It happens almost every year. Pundits, podcasters and sportswriters start spreading rumors that the New Orleans Pelicans franchise is on the verge of packing its bags and moving to another city. The reasons are always the same. The fan base “on the bayou” is weak. The market is too small. The lease on the Smoothie King Center runs out soon. The Benson operation can only handle one professional sports team. Louisiana is football country.
There was chatter of relocation last year after the Pelicans flamed out in the Orlando bubble. New Orleans had high hopes for a late season comeback, but for Alvin Gentry, Disney World is apparently where dreams go to die. He was fired shortly thereafter and replaced with Stan Van Gundy. Then, after Van Gundy’s embarrassingly short tenure as head coach, and whiffs of unhappiness from Zion Williamson’s camp (but not Zion himself), the pundits performed their annual ritual, making baseless claims that the Pelicans were set to evacuate.
To be perfectly clear, there haven’t been any statements from the organization to suggest a franchise move. There haven’t been any named or unnamed sources attributed to these rumors. The reason they regurgitate this nonsense year after year is because they think basketball doesn’t belong in New Orleans, Louisiana.
Sadly, when it comes to attention-seeking predictions about the Pels’ imaginary departure, this year is no different. Just two months ago, there were “reports” that the New Orleans Pelicans franchise faces “existential implications” going into the 2021-22 season. This is in spite of the fact that Gayle Benson has repeatedly expressed her commitment to the franchise.
The popular opinion is that the Pelicans are an afterthought. That the Pelicans exist in the shadow of the Saints. This is football country, where the Saints are a religion, and every Saturday people sit on the edge of their seats, giddy with excitement, waiting for Ed Orgeron to utter the words, “Go Tigers”. No one is arguing that basketball is more popular than football, including me. But the notion that Louisiana has no basketball pedigree runs counter to the state’s history.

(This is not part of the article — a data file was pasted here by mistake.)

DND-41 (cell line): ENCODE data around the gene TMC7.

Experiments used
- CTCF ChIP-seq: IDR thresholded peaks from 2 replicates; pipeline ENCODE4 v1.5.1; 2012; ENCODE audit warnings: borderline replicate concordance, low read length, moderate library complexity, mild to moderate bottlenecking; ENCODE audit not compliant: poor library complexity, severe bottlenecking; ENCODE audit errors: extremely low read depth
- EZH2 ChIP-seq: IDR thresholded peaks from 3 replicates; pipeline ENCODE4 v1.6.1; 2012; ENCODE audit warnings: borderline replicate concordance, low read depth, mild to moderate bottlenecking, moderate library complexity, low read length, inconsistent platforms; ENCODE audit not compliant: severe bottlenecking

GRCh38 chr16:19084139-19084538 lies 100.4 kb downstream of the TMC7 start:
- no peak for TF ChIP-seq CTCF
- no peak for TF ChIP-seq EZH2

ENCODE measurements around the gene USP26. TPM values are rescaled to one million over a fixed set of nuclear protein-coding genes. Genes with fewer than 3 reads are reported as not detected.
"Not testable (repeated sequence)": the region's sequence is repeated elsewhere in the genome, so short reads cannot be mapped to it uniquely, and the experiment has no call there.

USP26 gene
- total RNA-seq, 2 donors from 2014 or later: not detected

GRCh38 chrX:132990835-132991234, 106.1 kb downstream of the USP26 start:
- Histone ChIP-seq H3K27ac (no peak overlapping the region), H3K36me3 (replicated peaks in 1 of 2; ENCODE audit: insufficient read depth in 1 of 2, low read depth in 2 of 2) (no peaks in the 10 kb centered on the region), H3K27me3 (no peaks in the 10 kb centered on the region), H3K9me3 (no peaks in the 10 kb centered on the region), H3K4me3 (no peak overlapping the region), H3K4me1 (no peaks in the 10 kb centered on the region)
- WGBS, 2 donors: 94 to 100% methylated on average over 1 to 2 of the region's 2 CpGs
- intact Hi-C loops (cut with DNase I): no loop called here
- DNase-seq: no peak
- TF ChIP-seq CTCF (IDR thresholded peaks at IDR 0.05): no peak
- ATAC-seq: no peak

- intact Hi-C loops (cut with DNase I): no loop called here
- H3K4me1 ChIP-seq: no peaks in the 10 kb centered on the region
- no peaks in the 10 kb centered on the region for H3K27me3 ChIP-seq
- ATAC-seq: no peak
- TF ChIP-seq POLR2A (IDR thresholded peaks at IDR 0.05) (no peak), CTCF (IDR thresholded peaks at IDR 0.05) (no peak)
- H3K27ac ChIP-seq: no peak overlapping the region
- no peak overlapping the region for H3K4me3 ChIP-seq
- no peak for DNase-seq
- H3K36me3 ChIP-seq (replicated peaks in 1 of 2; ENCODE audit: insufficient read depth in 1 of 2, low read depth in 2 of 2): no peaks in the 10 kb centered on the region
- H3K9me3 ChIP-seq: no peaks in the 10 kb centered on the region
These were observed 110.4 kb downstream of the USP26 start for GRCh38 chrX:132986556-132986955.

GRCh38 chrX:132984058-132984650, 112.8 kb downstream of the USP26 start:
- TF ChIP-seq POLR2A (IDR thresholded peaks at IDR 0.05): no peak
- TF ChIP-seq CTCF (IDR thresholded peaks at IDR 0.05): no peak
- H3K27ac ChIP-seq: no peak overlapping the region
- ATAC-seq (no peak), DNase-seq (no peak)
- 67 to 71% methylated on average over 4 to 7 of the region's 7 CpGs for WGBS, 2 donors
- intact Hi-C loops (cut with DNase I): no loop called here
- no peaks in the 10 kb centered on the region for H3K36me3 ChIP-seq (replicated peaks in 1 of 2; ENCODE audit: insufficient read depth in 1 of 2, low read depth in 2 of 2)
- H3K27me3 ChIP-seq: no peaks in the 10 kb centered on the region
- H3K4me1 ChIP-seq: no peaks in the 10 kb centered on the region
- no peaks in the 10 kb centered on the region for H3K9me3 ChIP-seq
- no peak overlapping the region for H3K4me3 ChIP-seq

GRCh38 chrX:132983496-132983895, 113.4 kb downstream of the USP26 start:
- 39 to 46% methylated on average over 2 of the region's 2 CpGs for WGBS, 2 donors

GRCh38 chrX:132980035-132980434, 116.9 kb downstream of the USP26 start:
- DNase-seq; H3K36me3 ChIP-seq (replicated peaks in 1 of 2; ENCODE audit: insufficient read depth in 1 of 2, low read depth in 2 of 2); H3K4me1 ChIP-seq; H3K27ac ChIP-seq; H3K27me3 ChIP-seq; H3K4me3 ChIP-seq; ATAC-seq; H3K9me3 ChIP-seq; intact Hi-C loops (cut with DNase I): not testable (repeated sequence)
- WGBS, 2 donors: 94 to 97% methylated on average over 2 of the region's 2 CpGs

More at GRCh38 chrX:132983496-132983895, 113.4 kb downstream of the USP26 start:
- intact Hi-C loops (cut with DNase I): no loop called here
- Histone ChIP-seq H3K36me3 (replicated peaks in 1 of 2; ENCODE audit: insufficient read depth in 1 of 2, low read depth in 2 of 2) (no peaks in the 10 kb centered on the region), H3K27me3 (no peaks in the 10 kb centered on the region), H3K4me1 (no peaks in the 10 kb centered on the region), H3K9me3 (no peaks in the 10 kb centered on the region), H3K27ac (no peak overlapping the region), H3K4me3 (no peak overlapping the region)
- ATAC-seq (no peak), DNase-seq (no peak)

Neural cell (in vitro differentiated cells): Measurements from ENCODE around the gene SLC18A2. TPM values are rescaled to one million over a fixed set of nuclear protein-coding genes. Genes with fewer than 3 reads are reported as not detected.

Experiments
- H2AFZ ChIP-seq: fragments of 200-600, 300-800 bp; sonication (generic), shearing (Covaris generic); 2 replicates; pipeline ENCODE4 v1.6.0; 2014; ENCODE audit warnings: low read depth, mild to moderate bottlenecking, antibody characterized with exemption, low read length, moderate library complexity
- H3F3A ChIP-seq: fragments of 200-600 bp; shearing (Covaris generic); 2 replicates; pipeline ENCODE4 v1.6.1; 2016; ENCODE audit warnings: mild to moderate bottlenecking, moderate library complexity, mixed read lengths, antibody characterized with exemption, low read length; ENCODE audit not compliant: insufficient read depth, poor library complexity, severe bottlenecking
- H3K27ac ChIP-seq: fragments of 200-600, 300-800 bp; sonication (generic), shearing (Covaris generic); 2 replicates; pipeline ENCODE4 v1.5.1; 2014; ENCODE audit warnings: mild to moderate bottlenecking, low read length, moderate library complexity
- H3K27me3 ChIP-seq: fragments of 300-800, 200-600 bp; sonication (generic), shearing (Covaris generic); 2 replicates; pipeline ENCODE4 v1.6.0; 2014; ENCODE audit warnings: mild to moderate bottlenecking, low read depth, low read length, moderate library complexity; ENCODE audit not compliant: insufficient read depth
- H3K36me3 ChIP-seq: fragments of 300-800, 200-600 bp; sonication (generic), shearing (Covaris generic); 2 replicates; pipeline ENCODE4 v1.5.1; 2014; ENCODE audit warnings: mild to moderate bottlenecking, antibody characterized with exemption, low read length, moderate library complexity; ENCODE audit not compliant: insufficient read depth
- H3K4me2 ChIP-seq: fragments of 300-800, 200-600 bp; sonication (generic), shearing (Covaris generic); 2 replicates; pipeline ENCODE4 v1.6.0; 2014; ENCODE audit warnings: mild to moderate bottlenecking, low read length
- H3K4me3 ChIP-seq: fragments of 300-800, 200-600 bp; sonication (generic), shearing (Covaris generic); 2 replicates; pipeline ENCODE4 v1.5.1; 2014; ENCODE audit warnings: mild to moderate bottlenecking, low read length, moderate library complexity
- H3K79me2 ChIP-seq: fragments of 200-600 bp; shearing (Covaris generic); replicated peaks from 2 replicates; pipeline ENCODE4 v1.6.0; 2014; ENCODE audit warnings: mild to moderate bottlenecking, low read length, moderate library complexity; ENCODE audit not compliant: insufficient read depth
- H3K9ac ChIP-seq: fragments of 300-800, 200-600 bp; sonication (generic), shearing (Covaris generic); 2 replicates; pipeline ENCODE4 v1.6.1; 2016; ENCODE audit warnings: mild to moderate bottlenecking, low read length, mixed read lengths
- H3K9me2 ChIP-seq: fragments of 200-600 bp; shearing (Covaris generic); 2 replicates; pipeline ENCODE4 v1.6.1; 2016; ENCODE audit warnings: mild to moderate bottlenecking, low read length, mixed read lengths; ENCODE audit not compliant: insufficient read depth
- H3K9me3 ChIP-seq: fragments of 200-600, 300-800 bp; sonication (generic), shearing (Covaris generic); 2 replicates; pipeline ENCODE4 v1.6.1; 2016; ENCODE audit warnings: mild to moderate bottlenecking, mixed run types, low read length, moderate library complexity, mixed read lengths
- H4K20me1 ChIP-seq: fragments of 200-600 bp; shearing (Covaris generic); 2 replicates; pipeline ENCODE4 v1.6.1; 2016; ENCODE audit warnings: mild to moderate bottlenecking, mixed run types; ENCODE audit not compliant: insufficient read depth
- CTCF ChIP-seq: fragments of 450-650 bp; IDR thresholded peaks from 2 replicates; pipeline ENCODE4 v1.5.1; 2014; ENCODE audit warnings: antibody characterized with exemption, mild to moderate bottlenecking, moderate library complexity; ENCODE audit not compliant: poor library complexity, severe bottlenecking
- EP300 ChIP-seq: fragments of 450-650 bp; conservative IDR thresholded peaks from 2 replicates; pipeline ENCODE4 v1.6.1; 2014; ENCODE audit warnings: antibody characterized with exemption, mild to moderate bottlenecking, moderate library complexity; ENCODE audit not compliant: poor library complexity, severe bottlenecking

One could argue that second to James Naismith — the inventor of basketball — the most important figure in basketball history is Bill Russell. Russell was born in Monroe, Louisiana in 1934. Although his family moved to San Francisco when he was a young boy, his ties to Louisiana are central to his identity. When Russell was born, there was a well-known educator in Baton Rouge who would later become president of Southern University. His name was Felton Clark. Bill Russell’s full name is William Felton Russell, his middle name given to him by his mother as a constant encouragement to strive for a college education. Russell earned his B.A. from The University of San Francisco, then competed in the 1956 Olympics where he led the U.S. to an 89-55 gold medal victory over the Soviet Union before joining the Boston Celtics.
In 1957, Russell’s rookie season, the Celtics played the St. Louis Hawks in the NBA Finals. This was Russell’s first Finals appearance, but not Boston’s. The team had made it there several times under Bob Cousy’s leadership but never prevailed due to lack of size at the center position. At one point, the 5’8’’ Cousy led the team in rebounds. This was an era in which 7’1’’ Minneapolis Laker, George Mikan – the original big man – ruled the league. Deficiency in size during the Mikan era was a death sentence so Celtics coach, Red Auerbach, brought in Bill Russell. Auerbach had never seen Russell play basketball (not even on tape), but Celtics forward Tommy Heinsohn vouched for him. Heinsohn testified to Auerbach that Russell once blocked every single one of his shots in a college tournament. Russell, they hoped, would be the answer to their rebounding problems. As it turns out, he was so much more. He would become an 11-time NBA champion, a civil rights leader and the first African American head coach in the NBA. But first, there were the 1957 Finals.
The series went to seven games. The final contest could have gone to triple overtime. Boston was ahead by a point with several seconds left on the clock in the second overtime period when Bob Cousy was fouled. He went to the line and made the first shot. Now he had a chance to put the Celtics up by three points (at a time when there was no 3-point line in the NBA). The second free throw attempt? Airball. Now the Hawks had a chance to force another extra period. Only problem: there were only a couple of seconds on the clock and they had to inbound the ball from under their own basket. So Hawks player/coach Alex Hannum drew up an outrageous play in which he would throw a pass the length of the court and ricochet the ball off the backboard into the hands of a Hawks player who would be standing at the free throw line, poised to sink the game-winning basket. Hannum took the ball from the ref at the baseline, threw it the length of the court, bounced it off backboard and placed it in the hands of a Hawks player. The Hawks player shot a wide open mid-range shot … but missed. Boston won its first title, launching an unparalleled dynasty. The player who missed the final shot for the Hawks? Baton Rouge native and LSU alumni, Bob Pettit.